Nov 14 2012

The Great Consciousness Swindle: Why Philosophers Will Never Find Consciousness, And Why They Secretly Don’t Want To

""){ ?> By James Kent


As someone who writes regularly on aspects of the brain and consciousness, I have recently received a large amount of correspondence from people wondering what I think about a news article linking consciousness to quantum gravity in cellular microtubules, and how this model could offer “proof” of the soul’s ability to survive outside the body through some kind of nonlocal quantum hocus-pocus.[1] Even though this theory is presented purely as an exercise in theoretical mathematics, because it was suggested by Roger Penrose, a lauded and respected mathematician and philosopher, many people have jumped to the conclusion that this theory is not only correct, but that it somehow “proves” that consciousness is eternal, immutable, and can travel in and out of the body like a soul. My personal take on the theory is that it is garbage disguised as science, and not only is it wrong, it perpetuates a myth of consciousness that philosophers have been using to mislead gullible believers for centuries.

What is the myth of consciousness that Penrose is perpetuating? The central myth of this theory is that consciousness is a “thing”, and that consciousness “exists” in some “place” that we can’t  see. I call this the “invisible mind” model of consciousness, and the invisible mind model basically says, “Consciousness is so ineffable and mysterious that no material description is sufficient to define its boundaries. Therefore, we must assume that consciousness is an immaterial or ‘phantom’ presence we can’t locate or measure, trapped somewhere inside the organic machinery of the body.” This model is also known as Dualism, which claims that in addition to the material body there is also an immaterial “mind”, “spirit”, or “soul” that inhabits the host. The greatest feature of Dualism, as far as I can tell, is that Dualism claims the mind and spirit are immaterial and invisible, and therefore can never be accurately measured or described. And here is where the great swindle takes place. If I can convince you that something invisible exists, like an “invisible mind”, but I also say it is immaterial and can never be measured, then I have just made myself an expert in something that does not actually exist, but also cannot be disproven. In academia this is called “philosophy”, but in laymans terms this is called “bullshit”. I do not have a degree in philosophy, but I have a PhD in bullshit, and I can always smell it a mile away, and this theory of consciousness smells like bullshit to me.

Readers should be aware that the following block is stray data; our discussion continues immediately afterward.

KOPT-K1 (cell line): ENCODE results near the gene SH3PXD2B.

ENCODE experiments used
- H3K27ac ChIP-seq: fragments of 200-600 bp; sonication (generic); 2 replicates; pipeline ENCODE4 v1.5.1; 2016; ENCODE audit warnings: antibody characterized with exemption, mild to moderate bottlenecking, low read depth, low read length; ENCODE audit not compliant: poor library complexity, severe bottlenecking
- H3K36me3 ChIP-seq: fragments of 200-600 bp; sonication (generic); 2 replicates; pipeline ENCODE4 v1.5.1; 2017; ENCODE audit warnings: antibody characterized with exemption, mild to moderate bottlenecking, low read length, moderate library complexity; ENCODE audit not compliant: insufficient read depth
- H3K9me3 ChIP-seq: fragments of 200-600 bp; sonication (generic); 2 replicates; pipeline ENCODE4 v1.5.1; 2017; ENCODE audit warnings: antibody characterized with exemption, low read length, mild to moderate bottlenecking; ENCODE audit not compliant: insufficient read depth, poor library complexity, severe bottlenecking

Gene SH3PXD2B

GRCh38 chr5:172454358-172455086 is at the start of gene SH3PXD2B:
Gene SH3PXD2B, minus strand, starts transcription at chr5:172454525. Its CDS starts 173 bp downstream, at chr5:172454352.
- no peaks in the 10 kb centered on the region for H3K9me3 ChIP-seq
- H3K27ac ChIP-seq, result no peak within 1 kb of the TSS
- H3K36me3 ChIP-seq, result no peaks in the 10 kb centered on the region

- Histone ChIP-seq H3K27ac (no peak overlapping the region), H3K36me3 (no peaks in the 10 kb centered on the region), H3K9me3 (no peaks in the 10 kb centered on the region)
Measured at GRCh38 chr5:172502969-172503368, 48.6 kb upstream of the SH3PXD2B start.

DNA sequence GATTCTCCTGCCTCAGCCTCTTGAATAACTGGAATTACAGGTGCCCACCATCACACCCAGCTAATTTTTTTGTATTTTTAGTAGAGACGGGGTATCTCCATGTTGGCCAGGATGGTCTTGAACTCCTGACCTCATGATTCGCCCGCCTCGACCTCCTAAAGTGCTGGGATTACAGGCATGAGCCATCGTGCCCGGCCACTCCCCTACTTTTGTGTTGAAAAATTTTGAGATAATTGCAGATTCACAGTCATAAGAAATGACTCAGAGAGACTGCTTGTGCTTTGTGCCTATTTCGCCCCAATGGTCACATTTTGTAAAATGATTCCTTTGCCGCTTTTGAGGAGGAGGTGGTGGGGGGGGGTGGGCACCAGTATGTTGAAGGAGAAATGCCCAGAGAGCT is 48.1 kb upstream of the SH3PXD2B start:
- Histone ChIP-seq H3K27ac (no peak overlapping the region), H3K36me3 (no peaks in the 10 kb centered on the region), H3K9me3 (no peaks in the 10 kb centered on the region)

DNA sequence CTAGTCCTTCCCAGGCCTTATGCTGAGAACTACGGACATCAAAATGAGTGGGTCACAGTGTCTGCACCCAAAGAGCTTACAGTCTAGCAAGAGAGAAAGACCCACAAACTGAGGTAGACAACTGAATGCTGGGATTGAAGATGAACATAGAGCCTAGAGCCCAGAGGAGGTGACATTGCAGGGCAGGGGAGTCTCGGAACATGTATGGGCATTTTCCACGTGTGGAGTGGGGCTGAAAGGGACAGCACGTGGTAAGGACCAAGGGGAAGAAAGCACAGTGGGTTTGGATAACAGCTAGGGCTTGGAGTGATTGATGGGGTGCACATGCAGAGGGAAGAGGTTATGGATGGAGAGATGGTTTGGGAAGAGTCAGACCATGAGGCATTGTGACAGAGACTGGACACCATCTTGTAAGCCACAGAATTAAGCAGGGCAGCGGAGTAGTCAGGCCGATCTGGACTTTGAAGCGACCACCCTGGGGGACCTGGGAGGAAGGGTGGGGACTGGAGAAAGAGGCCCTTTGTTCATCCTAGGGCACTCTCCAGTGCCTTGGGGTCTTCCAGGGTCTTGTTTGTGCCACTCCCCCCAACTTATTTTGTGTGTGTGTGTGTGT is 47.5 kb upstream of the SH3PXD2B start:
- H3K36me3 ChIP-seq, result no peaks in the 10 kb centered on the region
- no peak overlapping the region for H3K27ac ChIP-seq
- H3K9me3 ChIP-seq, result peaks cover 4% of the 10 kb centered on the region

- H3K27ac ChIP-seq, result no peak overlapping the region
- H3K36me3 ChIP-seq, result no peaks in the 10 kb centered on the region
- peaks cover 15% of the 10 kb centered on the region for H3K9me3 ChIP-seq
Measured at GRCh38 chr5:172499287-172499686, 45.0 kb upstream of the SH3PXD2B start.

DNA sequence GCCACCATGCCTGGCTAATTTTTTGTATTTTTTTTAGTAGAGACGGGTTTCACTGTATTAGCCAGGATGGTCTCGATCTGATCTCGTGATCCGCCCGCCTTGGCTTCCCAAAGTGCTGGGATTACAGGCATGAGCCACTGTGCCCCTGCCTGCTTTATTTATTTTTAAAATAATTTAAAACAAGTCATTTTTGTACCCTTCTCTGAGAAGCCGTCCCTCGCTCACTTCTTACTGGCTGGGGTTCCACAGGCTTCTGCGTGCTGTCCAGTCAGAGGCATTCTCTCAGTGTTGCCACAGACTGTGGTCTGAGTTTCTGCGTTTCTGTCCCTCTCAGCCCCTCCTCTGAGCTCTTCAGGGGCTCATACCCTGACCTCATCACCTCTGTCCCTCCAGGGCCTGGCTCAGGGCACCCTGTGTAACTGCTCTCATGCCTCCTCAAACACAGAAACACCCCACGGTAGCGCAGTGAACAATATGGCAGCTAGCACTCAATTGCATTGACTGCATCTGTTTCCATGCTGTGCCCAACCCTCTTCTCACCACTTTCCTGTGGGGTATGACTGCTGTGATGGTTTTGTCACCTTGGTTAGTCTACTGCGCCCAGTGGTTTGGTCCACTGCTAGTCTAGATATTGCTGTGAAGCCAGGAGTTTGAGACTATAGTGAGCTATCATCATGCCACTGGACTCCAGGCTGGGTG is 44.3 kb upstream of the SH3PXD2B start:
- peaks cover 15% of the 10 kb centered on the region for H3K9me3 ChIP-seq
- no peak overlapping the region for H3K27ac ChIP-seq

The great Consciousness swindle, and the myth that Penrose and his ilk keep perpetuating, is the assumption that “Consciousness,” with a capital C, is so complex and mysterious that stupid blind neuroscientists can never explain it all with their crude, classical, materialistic descriptions. This, of course, is a complete intellectual fallacy. Scientists who study the brain understand that “consciousness,” with a lowercase c, is not a “thing” with a “location”, but is instead the abstract process of being self-aware, or a relative measurement of general self-awareness. When you talk about consciousness with a lowercase c, then it becomes easy to see that consciousness is not mysterious at all, it is a description of our everyday waking life. For humans, consciousness comes online when we wake up and goes through peaks and valleys throughout the day. Consciousness gets hungry, tired, bored, excited, aroused, irritated, distracted, and so on, until we go back to sleep and consciousness disappears and we become “unconscious”. Then consciousness comes back online in a very limited “secure test environment” for a few seconds at a time while we dream, then it disappears again. And when we wake up the cycle resets and consciousness starts a new day. The system of consciousness is mediated by many areas and functions of the brain, and when one area of the brain is damaged the area of consciousness mediated by that area of the brain is also damaged. Consciousness is material, it is a material thing that relies on material neurons and material fuel and material stimulus to work correctly. We only think it is invisible because it is inside the head, but having looked in a few heads I can tell you for a fact it is not invisible in there. There is actual stuff happening in the brain as it twitches with activity, and that stuff is consciousness.